NATION

Back to school in Joplin after tornado

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Students arrived at the "mall school" Wednesday morning to a bevy of well-wishers holding Joplin High signs and lining the entrance road. Some met in modular classrooms, right next to a row of concrete-lined storm shelters. Others lingered in the hallways, reuniting with old friends.

Joplin High School. (Photo courtesy Kansas City District via Flickr)

They raved about the school's college-like feel, complete with Joplin Joe's coffee bar and free laptops for each student thanks to a donation from the United Arab Emirates worth as much as $1 million.

Count their parents and adult relatives among the most impressed by the transformation.

"It just blows your mind," said Pamela Berry, who accompanied her 17-year-old nephew to a Tuesday night open house. "I want to come back to high school."

Missouri Gov. Jay Nixon, who toured the school Wednesday, encouraged students to take advantage of their new learning environment.

"I hope you use what has been given to you to lift the expectations of Joplin even higher," he said. "While there's been tremendous suffering, there are even greater expectations."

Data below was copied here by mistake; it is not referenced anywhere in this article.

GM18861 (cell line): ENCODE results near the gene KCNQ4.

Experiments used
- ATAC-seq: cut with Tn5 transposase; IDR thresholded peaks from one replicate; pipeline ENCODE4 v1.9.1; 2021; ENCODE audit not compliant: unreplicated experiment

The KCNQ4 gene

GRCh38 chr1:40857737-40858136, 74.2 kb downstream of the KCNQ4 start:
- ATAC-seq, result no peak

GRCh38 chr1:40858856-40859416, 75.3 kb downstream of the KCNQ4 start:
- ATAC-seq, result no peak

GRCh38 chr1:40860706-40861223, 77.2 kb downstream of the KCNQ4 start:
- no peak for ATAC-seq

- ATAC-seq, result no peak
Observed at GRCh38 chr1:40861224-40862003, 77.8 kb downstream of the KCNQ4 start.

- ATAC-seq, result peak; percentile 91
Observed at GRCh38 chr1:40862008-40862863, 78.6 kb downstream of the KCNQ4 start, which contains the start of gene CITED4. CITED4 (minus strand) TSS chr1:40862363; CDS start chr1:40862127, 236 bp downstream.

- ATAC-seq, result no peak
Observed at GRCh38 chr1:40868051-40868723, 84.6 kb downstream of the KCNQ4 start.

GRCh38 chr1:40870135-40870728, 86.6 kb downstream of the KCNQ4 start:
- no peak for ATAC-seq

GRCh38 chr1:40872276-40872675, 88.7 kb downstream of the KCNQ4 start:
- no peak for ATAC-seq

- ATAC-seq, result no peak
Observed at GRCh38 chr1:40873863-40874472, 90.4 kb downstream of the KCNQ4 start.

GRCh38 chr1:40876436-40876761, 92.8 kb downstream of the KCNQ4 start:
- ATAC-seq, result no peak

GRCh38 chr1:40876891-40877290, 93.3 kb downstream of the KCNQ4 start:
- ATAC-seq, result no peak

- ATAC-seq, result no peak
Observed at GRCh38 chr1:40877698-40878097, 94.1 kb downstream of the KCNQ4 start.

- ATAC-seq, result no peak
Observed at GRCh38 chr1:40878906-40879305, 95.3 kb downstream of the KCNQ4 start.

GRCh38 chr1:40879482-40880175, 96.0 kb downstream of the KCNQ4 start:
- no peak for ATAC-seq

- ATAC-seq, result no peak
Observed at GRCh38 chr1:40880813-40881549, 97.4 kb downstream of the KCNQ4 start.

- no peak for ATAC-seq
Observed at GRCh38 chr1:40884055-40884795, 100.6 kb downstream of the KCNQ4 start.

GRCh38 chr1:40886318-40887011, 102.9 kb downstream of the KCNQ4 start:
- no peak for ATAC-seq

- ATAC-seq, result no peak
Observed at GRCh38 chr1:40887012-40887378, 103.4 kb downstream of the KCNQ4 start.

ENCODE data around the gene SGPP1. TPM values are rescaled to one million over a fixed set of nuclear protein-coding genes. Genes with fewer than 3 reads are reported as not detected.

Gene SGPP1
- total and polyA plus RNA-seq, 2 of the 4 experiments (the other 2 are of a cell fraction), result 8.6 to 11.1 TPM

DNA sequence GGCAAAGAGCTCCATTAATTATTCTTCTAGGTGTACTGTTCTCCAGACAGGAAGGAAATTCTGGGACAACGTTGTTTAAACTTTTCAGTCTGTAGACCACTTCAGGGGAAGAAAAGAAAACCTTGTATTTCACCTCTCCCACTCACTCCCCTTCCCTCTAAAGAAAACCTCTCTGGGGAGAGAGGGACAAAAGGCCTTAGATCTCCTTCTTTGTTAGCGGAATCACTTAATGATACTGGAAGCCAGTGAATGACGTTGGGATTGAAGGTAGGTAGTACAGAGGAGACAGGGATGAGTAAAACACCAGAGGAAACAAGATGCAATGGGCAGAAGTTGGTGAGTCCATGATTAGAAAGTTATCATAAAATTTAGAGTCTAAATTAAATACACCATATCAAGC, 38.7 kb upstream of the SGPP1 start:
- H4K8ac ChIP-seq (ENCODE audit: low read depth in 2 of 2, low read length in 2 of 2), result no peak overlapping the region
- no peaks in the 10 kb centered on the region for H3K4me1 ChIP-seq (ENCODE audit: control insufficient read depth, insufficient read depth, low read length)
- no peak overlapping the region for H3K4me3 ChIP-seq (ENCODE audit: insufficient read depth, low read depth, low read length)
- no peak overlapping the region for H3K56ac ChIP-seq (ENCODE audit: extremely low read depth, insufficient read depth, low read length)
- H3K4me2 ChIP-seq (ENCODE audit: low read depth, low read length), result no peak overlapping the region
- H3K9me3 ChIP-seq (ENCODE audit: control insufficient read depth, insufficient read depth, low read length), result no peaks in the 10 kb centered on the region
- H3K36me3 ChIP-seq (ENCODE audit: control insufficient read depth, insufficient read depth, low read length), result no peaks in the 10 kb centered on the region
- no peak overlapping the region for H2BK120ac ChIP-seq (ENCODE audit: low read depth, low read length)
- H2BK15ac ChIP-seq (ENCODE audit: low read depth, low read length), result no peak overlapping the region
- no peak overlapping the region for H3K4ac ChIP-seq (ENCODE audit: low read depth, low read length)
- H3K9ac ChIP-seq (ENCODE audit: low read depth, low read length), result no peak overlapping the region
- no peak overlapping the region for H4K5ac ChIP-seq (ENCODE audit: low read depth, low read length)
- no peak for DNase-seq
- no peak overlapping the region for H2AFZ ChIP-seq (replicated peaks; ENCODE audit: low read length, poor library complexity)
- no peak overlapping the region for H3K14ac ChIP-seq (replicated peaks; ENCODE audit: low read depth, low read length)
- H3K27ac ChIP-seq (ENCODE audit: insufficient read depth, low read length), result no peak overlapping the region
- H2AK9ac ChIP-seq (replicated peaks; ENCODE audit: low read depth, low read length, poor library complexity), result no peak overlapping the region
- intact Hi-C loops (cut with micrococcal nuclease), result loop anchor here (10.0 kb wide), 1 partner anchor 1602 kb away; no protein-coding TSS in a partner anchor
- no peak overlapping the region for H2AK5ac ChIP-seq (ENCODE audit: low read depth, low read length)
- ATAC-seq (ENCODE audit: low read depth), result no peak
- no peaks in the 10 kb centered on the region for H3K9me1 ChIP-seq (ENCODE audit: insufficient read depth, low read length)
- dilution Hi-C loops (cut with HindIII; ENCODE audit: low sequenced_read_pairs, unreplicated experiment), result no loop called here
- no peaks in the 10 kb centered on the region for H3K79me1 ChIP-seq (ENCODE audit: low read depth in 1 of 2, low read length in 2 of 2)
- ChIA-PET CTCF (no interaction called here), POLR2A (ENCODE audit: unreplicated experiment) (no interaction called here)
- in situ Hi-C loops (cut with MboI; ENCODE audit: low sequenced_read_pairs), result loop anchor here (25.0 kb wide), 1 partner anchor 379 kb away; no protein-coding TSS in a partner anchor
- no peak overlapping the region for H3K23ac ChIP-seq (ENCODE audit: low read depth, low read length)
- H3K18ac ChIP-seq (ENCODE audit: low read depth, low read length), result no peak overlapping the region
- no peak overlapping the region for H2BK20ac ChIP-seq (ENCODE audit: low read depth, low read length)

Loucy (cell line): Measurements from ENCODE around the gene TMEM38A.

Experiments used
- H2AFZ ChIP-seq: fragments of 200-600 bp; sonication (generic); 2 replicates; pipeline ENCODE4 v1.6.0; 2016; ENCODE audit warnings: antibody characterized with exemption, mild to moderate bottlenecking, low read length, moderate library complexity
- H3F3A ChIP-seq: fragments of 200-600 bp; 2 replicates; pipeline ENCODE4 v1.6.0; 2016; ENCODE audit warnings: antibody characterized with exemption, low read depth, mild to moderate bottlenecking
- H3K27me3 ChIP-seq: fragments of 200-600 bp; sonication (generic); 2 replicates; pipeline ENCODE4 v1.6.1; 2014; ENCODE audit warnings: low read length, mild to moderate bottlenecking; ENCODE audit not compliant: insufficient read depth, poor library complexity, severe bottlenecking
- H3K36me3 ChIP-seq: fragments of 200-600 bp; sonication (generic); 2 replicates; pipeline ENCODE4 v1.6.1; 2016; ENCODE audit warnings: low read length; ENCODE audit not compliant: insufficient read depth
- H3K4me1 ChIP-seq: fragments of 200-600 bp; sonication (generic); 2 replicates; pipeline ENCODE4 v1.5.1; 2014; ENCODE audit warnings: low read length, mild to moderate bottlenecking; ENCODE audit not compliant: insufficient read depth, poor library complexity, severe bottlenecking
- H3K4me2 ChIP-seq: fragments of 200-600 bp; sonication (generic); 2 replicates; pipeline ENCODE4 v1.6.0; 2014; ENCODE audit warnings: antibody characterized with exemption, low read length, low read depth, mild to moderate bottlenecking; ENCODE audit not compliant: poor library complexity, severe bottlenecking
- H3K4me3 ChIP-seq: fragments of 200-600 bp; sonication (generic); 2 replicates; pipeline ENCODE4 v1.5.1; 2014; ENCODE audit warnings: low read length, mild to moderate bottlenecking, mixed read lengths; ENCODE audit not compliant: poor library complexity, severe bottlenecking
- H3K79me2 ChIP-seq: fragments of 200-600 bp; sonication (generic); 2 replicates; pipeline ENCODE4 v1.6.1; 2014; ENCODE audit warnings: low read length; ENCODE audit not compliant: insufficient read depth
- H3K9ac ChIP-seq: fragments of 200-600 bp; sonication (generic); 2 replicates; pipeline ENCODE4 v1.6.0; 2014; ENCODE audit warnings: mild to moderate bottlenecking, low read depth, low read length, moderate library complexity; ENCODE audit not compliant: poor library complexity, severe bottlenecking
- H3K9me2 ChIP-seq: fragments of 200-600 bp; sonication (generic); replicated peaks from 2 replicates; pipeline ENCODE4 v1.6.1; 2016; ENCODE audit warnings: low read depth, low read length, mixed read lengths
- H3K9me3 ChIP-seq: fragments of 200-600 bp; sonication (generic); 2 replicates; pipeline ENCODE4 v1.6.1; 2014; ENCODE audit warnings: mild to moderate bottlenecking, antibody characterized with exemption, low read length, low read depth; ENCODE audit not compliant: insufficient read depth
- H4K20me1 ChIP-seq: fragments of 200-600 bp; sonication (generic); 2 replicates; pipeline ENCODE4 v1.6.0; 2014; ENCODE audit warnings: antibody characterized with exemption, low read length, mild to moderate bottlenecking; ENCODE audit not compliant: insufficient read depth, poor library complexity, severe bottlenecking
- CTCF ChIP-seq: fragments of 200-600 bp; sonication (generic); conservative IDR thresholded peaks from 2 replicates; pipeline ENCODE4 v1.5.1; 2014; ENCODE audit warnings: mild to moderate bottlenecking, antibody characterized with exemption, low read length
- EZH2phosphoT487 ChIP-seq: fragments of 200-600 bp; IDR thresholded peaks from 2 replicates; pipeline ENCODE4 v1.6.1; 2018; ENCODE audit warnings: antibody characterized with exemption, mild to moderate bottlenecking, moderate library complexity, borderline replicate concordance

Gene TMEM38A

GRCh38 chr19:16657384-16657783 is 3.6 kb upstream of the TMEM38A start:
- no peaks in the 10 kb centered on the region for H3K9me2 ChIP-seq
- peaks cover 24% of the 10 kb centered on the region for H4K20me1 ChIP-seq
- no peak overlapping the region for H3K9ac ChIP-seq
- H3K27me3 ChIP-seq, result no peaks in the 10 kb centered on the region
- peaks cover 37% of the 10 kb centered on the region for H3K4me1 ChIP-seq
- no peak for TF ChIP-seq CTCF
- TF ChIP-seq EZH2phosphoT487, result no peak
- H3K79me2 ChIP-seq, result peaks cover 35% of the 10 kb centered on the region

Among those hoping to match those expectations was junior Christopher Jones. Unlike most years, his summer vacation couldn't end soon enough, he said.

"I was really just looking for a change," Jones said.

School officials brought in additional counselors and trauma workers to help students and families who may still be struggling with the storm's aftermath.

"We can build buildings, but the emotional damage that this storm has caused is of a very significant concern and something we're going to be watching closely for months, if not years," Superintendent C.J. Huff said.
Phillip Gloyer, a communication arts teacher who is also a National Guard chaplain, said he plans to tap his divinity school training as well as his expertise in British literature.

"I'm just really focused on the kids' emotional health," he said. "A lot of hugs, a lot of encouragement. Asking them to tell their story. That's the best therapy."

 

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